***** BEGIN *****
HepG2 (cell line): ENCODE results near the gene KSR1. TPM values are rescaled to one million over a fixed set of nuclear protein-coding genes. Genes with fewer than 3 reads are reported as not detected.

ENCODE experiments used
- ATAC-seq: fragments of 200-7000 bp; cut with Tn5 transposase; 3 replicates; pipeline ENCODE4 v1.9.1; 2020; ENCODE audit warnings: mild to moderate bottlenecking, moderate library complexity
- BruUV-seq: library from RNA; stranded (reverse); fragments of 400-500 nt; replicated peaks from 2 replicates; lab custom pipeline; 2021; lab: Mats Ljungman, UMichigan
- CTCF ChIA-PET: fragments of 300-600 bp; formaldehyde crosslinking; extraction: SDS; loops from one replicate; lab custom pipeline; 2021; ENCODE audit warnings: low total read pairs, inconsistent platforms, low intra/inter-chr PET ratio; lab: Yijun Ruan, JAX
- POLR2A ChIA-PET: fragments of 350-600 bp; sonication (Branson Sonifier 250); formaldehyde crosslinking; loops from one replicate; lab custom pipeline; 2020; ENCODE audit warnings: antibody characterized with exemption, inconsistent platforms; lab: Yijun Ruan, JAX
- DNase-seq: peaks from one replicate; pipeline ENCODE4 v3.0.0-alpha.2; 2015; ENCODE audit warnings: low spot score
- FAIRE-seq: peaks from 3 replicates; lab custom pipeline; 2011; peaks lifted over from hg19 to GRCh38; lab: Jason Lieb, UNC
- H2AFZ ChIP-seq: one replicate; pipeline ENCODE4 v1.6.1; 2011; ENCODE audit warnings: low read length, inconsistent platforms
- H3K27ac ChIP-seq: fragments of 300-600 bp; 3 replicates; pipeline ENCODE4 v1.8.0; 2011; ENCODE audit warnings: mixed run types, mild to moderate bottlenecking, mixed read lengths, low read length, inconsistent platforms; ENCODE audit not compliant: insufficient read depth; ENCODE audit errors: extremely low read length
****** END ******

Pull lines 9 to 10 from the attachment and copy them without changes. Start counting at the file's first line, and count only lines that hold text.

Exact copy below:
- H2AFZ ChIP-seq: one replicate; pipeline ENCODE4 v1.6.1; 2011; ENCODE audit warnings: low read length, inconsistent platforms
- H3K27ac ChIP-seq: fragments of 300-600 bp; 3 replicates; pipeline ENCODE4 v1.8.0; 2011; ENCODE audit warnings: mixed run types, mild to moderate bottlenecking, mixed read lengths, low read length, inconsistent platforms; ENCODE audit not compliant: insufficient read depth; ENCODE audit errors: extremely low read length